3 to 4tablespoonsdoubanjiangChinese fermented spicy chili bean paste, depending on your preferred level of spiciness
1/4teaspoonnutmeg, grated or ground
1daikon radish(or potato, or broccoli, chopped)
2small carrots, chopped
Combine chicken, ginger, garlic, soy sauce, Shaoxing wine, black pepper and salt in a large bowl. Mix well and marinate for 30 minutes.
Heat oil in a large skillet over medium heat until warm. Add star anise, doubanjiang and nutmeg powder. Turn to medium low heat. Cook and stir for 1 minute.
Add chicken and mix so that both sides are coated with the sauce. Cook and flip occasionally, until both sides turn golden brown. While browning the chicken, stir the sauce frequently to prevent burning.
Add 1 cup of water, the daikon radish, and the carrot. Turn to medium heat. Bring to a boil. Turn to medium low heat. Cover and simmer for 10 minutes. Uncover, flip chicken, and mix the radish and carrot with the sauce. Cover and continue to cook until juice runs clean when poking the thickest part with a chopstick, for 5 to 10 minutes.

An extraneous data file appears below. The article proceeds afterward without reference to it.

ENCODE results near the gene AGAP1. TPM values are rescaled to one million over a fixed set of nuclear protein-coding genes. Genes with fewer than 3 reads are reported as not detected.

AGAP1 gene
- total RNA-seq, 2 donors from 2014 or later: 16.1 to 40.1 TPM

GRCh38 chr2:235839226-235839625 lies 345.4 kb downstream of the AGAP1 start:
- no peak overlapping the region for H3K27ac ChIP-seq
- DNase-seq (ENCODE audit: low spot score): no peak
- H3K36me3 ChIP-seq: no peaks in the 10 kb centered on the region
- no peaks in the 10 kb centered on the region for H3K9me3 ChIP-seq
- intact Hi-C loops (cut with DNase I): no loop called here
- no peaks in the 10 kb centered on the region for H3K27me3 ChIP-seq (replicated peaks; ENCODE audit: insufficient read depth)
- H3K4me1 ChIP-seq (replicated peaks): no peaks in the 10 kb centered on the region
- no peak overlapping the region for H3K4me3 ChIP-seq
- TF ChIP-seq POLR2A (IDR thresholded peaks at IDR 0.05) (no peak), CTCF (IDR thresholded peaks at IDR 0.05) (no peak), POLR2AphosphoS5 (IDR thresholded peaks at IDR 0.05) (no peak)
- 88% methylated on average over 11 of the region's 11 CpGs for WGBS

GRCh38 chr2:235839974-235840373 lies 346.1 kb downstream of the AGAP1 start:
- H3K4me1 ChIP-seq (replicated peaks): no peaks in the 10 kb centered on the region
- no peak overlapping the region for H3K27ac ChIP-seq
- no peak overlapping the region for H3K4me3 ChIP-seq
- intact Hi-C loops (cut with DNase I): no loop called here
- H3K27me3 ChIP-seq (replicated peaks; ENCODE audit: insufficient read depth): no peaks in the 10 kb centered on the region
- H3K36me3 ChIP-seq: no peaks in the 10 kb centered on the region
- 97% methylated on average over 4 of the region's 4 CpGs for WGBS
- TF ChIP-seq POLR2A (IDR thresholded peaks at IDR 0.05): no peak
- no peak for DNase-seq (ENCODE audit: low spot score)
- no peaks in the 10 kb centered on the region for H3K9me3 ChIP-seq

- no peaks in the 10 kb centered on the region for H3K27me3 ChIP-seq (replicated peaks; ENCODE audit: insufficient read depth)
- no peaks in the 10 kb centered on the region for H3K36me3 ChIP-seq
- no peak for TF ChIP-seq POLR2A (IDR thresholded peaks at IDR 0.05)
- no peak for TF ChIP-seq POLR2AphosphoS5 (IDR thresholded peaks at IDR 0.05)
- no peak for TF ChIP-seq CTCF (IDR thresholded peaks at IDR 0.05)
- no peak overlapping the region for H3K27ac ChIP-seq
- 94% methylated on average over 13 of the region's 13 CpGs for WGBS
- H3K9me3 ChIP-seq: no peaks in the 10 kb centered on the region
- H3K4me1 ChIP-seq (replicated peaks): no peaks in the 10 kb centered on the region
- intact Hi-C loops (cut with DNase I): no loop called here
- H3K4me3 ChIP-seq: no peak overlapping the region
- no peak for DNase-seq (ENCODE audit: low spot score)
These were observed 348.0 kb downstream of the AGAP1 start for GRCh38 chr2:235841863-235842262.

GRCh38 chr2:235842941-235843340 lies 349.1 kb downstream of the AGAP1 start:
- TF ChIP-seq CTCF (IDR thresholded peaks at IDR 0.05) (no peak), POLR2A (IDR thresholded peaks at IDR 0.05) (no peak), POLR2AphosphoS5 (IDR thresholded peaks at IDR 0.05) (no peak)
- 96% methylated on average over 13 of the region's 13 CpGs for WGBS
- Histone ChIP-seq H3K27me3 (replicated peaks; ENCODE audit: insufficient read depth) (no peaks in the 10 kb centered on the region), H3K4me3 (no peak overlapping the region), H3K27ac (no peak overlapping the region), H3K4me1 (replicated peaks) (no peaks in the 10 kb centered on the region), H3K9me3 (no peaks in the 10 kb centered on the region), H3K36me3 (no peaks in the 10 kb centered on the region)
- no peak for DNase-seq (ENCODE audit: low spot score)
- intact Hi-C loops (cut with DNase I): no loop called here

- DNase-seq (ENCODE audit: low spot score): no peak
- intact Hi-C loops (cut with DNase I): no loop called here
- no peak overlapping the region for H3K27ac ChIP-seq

While simmering the chicken. Add 4 cups of water to another big pot (*see footnote 2). Add noodles and cook according to the instructions.
Transfer cooked noodles with noodle soup into the bowls you’ll serve them in. Add a few spoonfuls of sauce from the chicken stew. Top with chicken, radish, and carrot. Garnish with green onion.
Serve immediately as main.
Store leftover chicken with sauce in an airtight container in the fridge for 3 days or in the freezer for a month. The leftovers taste even better.
I personally prefer to use a bone-in cut, because it infuses more flavor to the noodle soup. However, if you’re using bone-in, skin-on thigh, the chicken sauce will be a bit fatty, since the skin will yield a lot of fat. For a leaner noodle soup, you can: (1) Use chicken legs or boneless skinless thighs, OR (2) Use skin-on thighs but let the skin render fat first: Before proceeding to step 2, add chicken into the skillet, skin side down. Cook over medium heat for 5 minutes, or until the chicken skin turns slightly golden and is submerged in oil. Transfer the chicken to a plate and discard the oil.
If you are using a leaner and/or skinless cut, consider boiling chicken stock to cook the noodles and using the stock in the noodle soup, to enhance the flavor.